My mother-in-law’s family emigrated to the United States from Austria in the 19th century; that much was certain. But the Germanic village names on a handwritten family fact sheet presented the spelling confusion that occurs when an American-born child or grandchild writes down what they hear.
In this case, it took only little bit of poking around to figure out that “Tahton” was actually the village of Tadten, and “Halbthurn or Holfturn” meant Halbturn. Both of these places are in the region of southeast Austria called the Burgenland, and isn’t my mother-in-law lucky? The Burgenland Bunch has this area covered, and I mean covered.
The Burgenland Bunch is the brainchild of the late Gerry Berghold, who in 1996 started sharing tips by email with fellow Burgenlander researchers he met on AOL. The first official email newsletter came out in January 1997.
From a simple email newsletter the Burgenland Bunch has morphed into an organization whose extensive website includes archival material, surname query lists, maps and research tips. It has worked in an enthusiastic partnership with officials in present-day Burgenland — in fact, Gerry Berghold and several of the Bunch’s staff were recognized by the Austrian government for their efforts in promoting knowledge and appreciation of the Burgenland.
Gerry Berghold grew and tended the Burgenland Bunch for a decade, retiring from the organization only a month before his death in 2008, five years after being diagnosed with cancer. The Burgenland Bunch goes on due to the efforts of 15 volunteers from the United States and Austria. It’s a remarkable example of international genealogy cooperation, born out of an AOL email loop.
Recently on the LinkedIn genealogy discussion group, a link popped up to a cranky commentary prompted by NBC’s Who Do You Think You Are? Don’t click through if you’re feeling a bit cranky yourself. Suffice it to say that if this guy had a TV show, it would be called Why Should Anyone Care?
I’m not sure what gets certain backs up about genealogy. Years ago, at a party, I fell into a conversation with a woman who, like me, was tracing her family tree and happily addicted to the pastime. It being the B.A. Era (Before Ancestry.com), we were harmlessly discussing microfilms and NARA repositories when the woman’s spouse came by to say hi. Upon realizing what we were talking about, he launched into a diatribe against genealogy hobbyists. He was pretty witty about it but, like, totally negative, you know? Wrecked our buzz big-time, I can tell you. His assumptions, as I recall, were:
1. Genealogy is elitist, practiced by snobs who are on a stuck-up quest for presidential and royal ancestors.
2. Genealogy is pointless, since the silly snobs will never find that royalty anyway.
3. People who are descended from nobodies, like himself, should be proud of who they are and stop the genealogy nonsense.
The conversation has stuck in my mind, not only because I wonder how that marriage turned out, but because Assumption #3 is so fascinatingly opposite of what I’ve found genealogy to be. See, I don’t think I’ve got any kings or even any colorful Fenians in my tree. Never have. The ordinary people I find are more than enough for me. Especially since nobody’s been looking out for their stories as historians have looked out for the kings, queens and presidents. (At least, not until pretty recently.)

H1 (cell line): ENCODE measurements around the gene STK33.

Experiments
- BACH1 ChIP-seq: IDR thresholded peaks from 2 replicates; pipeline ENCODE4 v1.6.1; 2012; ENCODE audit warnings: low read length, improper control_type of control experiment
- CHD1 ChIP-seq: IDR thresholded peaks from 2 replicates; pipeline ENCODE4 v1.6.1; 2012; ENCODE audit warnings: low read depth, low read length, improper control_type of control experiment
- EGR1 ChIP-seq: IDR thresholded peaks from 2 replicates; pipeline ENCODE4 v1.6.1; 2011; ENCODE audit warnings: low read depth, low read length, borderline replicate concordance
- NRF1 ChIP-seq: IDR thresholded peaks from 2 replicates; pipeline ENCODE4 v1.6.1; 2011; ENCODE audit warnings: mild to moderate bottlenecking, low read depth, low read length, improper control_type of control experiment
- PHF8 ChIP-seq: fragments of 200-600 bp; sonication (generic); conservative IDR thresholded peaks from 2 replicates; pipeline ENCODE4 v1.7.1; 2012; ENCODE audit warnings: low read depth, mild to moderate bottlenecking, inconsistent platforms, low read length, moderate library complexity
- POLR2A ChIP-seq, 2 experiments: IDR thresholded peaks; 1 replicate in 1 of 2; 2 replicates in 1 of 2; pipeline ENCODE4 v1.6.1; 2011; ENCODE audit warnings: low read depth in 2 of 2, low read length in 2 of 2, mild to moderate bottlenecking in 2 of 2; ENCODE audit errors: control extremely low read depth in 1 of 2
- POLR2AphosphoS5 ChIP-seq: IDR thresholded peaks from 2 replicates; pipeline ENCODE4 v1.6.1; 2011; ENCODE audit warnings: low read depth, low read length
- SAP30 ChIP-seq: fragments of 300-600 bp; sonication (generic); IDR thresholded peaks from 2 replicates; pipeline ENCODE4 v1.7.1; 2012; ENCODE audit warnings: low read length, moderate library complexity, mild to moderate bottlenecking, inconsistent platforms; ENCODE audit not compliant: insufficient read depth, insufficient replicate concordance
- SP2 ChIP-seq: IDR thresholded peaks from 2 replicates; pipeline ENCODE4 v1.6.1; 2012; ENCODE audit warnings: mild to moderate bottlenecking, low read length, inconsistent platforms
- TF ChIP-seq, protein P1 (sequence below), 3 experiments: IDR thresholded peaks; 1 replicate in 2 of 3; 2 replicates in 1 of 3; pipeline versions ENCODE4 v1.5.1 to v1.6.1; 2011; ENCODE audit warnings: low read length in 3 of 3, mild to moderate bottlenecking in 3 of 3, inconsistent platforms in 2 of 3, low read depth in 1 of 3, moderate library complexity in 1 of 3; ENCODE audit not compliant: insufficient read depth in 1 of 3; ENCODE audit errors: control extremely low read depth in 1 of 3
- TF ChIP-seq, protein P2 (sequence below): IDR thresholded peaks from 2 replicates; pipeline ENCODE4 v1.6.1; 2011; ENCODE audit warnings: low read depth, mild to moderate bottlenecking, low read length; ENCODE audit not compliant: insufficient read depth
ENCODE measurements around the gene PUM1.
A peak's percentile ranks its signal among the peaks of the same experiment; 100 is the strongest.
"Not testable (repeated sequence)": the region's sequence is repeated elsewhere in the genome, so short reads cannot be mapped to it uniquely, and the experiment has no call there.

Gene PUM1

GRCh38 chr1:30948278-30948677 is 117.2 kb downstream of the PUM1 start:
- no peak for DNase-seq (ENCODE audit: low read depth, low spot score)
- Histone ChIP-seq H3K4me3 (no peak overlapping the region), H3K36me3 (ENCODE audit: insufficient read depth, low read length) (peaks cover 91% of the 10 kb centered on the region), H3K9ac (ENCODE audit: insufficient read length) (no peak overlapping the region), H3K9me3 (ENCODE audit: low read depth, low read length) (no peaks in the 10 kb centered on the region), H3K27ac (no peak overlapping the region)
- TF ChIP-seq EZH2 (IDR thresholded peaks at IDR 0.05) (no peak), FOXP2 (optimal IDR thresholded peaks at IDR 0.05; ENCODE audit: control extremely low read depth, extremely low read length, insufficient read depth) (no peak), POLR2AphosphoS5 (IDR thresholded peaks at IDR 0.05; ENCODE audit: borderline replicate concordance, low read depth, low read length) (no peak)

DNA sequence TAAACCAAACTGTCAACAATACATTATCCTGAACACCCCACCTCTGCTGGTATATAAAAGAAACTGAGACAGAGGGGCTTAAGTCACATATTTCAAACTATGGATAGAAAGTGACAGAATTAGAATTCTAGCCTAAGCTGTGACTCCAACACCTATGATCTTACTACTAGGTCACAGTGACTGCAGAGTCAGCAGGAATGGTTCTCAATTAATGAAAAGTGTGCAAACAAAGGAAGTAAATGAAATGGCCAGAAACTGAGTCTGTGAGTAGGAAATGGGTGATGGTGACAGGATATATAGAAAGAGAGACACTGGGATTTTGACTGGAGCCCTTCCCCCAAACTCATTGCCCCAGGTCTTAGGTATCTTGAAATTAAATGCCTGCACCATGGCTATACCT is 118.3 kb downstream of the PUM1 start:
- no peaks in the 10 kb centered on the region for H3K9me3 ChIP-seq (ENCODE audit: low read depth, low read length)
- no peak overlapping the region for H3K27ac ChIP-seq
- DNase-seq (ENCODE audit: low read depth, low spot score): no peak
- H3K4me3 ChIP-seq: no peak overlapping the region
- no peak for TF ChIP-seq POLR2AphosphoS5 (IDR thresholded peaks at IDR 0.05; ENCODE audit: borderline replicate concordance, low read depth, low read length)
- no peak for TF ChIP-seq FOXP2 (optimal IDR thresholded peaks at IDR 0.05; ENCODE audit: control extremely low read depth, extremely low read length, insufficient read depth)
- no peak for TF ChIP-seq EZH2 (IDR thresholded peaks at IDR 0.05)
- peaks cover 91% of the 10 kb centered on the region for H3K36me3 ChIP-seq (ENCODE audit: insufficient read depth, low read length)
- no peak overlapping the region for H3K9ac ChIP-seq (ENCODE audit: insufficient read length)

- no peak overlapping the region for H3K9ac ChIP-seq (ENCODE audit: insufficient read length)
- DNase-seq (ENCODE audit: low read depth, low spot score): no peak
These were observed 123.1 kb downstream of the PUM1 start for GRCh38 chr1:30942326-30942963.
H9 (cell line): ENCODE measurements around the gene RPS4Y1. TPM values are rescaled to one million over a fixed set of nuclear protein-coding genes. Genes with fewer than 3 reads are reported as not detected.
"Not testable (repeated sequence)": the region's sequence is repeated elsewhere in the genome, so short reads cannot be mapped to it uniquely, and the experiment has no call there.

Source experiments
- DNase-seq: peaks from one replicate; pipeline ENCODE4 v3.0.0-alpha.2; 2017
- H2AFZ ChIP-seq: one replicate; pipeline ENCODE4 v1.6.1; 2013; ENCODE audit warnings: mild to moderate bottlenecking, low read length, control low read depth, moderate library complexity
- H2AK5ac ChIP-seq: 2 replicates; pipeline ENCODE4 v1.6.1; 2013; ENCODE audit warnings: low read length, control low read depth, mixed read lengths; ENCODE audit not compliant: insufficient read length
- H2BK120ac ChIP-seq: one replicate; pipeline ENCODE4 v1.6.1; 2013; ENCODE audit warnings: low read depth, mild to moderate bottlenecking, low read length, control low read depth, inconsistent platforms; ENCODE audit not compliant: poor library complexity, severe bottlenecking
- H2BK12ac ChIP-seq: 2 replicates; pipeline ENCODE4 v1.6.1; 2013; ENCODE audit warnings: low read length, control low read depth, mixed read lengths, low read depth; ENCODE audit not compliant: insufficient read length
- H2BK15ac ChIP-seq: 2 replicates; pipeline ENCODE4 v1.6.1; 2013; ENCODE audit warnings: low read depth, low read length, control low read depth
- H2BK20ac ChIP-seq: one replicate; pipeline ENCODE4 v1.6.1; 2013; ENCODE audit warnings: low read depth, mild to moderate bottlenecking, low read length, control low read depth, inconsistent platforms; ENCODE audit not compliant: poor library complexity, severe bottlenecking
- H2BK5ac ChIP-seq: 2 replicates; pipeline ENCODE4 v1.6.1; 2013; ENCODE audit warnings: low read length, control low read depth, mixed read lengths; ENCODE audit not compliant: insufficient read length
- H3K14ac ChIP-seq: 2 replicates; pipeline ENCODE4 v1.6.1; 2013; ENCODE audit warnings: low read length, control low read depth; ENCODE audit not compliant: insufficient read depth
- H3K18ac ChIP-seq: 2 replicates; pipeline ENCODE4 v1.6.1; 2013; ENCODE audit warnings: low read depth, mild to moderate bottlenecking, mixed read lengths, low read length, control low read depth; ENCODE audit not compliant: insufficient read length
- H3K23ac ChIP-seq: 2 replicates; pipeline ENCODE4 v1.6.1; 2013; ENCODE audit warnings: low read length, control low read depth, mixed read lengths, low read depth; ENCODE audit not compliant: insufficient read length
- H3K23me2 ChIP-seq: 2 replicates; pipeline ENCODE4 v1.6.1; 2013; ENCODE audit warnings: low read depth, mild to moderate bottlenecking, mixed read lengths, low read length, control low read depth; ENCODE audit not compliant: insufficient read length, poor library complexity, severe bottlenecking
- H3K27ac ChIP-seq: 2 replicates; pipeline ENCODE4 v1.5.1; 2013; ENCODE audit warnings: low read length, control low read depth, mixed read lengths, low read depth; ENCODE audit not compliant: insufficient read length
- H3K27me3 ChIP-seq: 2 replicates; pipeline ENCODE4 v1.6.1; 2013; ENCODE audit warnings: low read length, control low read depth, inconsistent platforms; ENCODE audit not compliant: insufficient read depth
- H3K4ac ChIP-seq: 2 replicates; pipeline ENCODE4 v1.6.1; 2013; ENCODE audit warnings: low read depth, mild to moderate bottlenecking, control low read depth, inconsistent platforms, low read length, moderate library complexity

Anti-genealogy sentiment is often driven by assumptions that it’s an elitist pursuit. True, press coverage has a way of playing up this angle. (Hey! Didya see that Brooke Shields is descended from Henri IV of France?) Less covered, but more important, is how diverse genealogical studies have become. The immigrant experience is included, thanks very much — you can read specialized works on tracing Italian, Irish, Polish ancestry. Alex Haley’s groundbreaking book Roots spurred a generation to study African-American genealogy. It’s not all about European royalty.
And yet … If people do find kings and queens in their tree, that doesn’t make them pathetic elitist snobs. It means they found somebody interesting. What are they supposed to do with these ancestors? Give them back?
Obviously I need my own TV show to process this. I think I’ll call it What’s It To You, Anyway?
JN [John Nelson] Lynch • Born Sept. 5, 1850 / Died June 6, 1917
[Rosanna Frances] his wife • Born Feb. 28, 1857 / Died May 1, 1928
Leitchfield, Grayson County, Ky.
Today I cross over to my husband’s paternal side of the family, who, in contrast to my relatively recent immigrant ancestors, are Lynches descended from William Lynch, an 18th-century resident of Brunswick County, Va. William had an excitingly high number of children — 34 by one count. My husband and children descend from William’s son Meredith.
Although I really enjoyed discussing genealogy with my late father-in-law, there’s no way I could claim expertise on this family, which is a genealogical cottage industry in its own right. A fascinating book called “Our Lynch Line” (1975), compiled by Cecil Pryor, brings together an enormous amount of data and is in the holdings of the Family History Library.
This headstone belongs to John Nelson Lynch, my husband’s great-grandfather, Sept. 5, 1860-June 6, 1917, and his wife, Rosanna Frances (Dennison), Feb. 28 1857-May 1, 1928. John Nelson was born in Washington County, Ky. but as an adult lived in Grayson County, where he farmed and taught school. He was also a Baptist preacher who rode from church to church on horseback, according to my father-in-law, who was four when John Nelson died.
I haven’t yet visited this cemetery myself — the photo is from one of my sisters-in-law. Even several years ago when it was taken, the condition of the stone presented a challenge, so I wonder what the situation is now. At any rate, since I live pretty far away from this churchyard, I’m glad to have this photo.